New Celtic centre-back Christopher Jullien confesses that he had mixed emotions as he watched France win last summer’s World Cup final against Croatia.
Five years earlier he had been part of the French squad which beat Uruguay on penalties to win the Under-20 version. Two of his team-mates then – Barcelona defender Samuel Umtiti and Manchester United midfielder Paul Pogba – started against the Croats while another two – Paris St Germain keeper Alphonse Areola and Marseille forward Florian Thauvin – were on the bench.
While he was delighted for his friends, he could not help but feel that he could – and should – have been with them in Moscow’s Luzhniki Stadium.
“I’m still thinking [I could have been there],” he said. “The first thing I did was send them a text to say ‘Congratulations – you won the little World Cup and now you’ve won the big one.’
“I was just like ‘I could’ve been there.’ When you have something in your mind you have to keep it. For me it’s still a goal to be part of the national team and I know it’s going to be difficult.”
Jullien hopes that helping Celtic to maintain their domestic dominance can propel him into national team manager Didier Deschamps’ plans. That he hasn’t been included before now is largely down to his disastrous move to Freiburg immediately after his own World Cup success.
His only appearance for their senior side in three years was as a substitute in a defeat away to Bayern Munich. A loan spell at Dijon led to a £2.5 million move to Toulouse and, ultimately, his £7m move to Celtic on Friday.
Refreshingly, though, he accepts full responsibility for his inability to make a breakthrough in the Bundesliga.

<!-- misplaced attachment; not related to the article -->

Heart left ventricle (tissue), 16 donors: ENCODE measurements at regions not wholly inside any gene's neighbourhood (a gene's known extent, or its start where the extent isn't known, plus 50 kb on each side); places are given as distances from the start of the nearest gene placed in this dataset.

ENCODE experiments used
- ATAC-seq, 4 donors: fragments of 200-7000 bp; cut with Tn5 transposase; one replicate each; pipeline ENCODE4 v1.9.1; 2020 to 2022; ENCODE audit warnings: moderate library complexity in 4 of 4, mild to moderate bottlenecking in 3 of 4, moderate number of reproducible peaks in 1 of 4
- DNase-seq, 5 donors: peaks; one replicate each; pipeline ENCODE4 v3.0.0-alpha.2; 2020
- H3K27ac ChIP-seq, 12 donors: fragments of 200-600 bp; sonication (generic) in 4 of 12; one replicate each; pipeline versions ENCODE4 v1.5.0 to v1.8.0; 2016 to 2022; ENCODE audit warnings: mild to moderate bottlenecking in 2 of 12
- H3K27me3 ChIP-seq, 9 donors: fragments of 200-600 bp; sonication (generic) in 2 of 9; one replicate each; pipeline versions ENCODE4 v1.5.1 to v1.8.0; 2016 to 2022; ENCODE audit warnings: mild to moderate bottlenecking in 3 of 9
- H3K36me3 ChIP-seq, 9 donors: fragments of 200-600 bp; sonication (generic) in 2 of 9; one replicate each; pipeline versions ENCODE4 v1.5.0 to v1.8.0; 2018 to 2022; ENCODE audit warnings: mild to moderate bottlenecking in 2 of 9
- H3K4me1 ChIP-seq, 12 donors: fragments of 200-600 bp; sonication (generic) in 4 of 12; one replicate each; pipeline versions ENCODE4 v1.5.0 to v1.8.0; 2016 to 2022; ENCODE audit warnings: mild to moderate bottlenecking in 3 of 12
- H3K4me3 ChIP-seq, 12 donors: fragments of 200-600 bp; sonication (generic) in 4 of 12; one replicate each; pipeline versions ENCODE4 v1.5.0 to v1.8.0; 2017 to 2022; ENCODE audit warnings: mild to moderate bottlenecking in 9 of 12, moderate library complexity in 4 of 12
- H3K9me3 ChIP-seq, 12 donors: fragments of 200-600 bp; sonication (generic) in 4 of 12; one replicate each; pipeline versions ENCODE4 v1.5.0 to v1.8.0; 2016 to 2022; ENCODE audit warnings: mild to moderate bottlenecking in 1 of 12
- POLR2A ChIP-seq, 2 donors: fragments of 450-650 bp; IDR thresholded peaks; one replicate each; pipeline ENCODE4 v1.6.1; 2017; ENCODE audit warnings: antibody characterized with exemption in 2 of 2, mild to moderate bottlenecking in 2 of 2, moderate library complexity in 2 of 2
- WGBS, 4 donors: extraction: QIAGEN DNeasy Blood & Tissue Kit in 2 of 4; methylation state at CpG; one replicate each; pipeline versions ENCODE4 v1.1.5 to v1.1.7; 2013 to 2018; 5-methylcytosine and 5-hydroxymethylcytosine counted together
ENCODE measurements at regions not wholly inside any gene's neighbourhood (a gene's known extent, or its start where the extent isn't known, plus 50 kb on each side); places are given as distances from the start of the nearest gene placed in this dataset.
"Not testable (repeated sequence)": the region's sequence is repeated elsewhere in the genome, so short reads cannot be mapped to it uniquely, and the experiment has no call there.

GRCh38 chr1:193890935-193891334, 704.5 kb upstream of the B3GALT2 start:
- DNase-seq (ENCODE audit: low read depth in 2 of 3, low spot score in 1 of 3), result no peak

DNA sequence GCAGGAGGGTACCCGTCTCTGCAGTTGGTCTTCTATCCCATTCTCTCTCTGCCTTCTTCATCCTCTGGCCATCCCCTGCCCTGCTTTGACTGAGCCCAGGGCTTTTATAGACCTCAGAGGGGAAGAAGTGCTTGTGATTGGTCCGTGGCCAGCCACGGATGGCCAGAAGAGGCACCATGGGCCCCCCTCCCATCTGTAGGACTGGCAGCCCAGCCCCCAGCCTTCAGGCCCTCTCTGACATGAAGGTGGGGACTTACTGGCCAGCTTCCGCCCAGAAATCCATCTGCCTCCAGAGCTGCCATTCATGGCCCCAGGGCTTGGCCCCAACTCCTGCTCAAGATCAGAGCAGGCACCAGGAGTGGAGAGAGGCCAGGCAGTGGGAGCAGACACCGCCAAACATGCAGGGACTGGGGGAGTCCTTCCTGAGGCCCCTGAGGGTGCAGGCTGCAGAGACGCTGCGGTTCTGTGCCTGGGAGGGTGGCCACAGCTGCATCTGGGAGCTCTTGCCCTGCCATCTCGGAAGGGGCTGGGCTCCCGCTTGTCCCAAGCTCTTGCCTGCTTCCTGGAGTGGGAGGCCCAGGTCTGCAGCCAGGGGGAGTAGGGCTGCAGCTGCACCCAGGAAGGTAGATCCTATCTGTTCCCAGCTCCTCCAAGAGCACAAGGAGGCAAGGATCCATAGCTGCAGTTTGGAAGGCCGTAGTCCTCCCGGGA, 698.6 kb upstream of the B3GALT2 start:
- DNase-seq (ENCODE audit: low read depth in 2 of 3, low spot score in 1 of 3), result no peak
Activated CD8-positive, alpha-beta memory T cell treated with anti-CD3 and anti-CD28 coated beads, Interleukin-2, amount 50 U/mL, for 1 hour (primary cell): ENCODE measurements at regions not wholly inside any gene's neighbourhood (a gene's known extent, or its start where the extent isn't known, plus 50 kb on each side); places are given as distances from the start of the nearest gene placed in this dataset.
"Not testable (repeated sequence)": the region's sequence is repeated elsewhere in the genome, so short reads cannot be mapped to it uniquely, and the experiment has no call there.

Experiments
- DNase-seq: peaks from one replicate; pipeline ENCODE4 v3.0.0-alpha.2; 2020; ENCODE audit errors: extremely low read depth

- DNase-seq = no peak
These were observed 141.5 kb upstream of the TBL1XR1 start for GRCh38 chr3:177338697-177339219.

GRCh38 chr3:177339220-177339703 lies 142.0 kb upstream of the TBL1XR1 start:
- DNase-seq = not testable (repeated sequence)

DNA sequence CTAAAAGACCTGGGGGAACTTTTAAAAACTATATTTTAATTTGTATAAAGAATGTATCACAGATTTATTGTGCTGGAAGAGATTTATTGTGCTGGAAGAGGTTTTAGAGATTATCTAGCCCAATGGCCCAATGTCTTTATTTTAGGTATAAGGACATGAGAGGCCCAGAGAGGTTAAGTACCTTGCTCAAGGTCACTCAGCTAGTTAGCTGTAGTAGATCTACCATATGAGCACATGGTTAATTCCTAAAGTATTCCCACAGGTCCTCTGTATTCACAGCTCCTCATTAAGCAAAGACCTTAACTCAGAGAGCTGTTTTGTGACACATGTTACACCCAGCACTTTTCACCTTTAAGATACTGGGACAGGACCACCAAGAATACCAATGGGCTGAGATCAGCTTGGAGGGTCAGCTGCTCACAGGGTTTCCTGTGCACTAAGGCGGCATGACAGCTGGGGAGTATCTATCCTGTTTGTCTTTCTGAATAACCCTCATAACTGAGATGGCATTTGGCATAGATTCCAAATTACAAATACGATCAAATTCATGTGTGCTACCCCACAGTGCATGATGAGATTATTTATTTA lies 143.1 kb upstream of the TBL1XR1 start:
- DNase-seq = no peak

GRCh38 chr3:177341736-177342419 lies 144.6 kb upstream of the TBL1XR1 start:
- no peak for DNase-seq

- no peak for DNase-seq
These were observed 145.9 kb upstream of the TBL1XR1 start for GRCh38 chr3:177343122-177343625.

“I am someone who wants to progress every day, so I would say the best time of my career would be the part in Germany… where I failed,” he insisted.
“At the time, I was too comfortable, I was just back from winning the World Cup, I was young and I was maybe thinking that football is easy.
“That bad experience taught me who counts in my life and who can help me to follow my dream. After that, I realised I had to do better.
“It was a difficult and lonely time. I was far from my home in a different country and trying to cope with a different language; it’s different circumstances now because I arrive in Scotland and I’m able to speak English. However, I think every player has to be in a bad position at one point to grow up and learn things. The time in Germany was when I learnt the most. It has definitely made me the man I am now. The coach decided not to play me but maybe it was my own fault.
“I arrived there with the wrong mind-set. I was thinking everything would just automatically be perfect. I thought: ‘I’ve won the World Cup so everything will be fine.’ Then I realised I had to do more. It’s not the name you have or the talent you are born with – you have to work for everything.”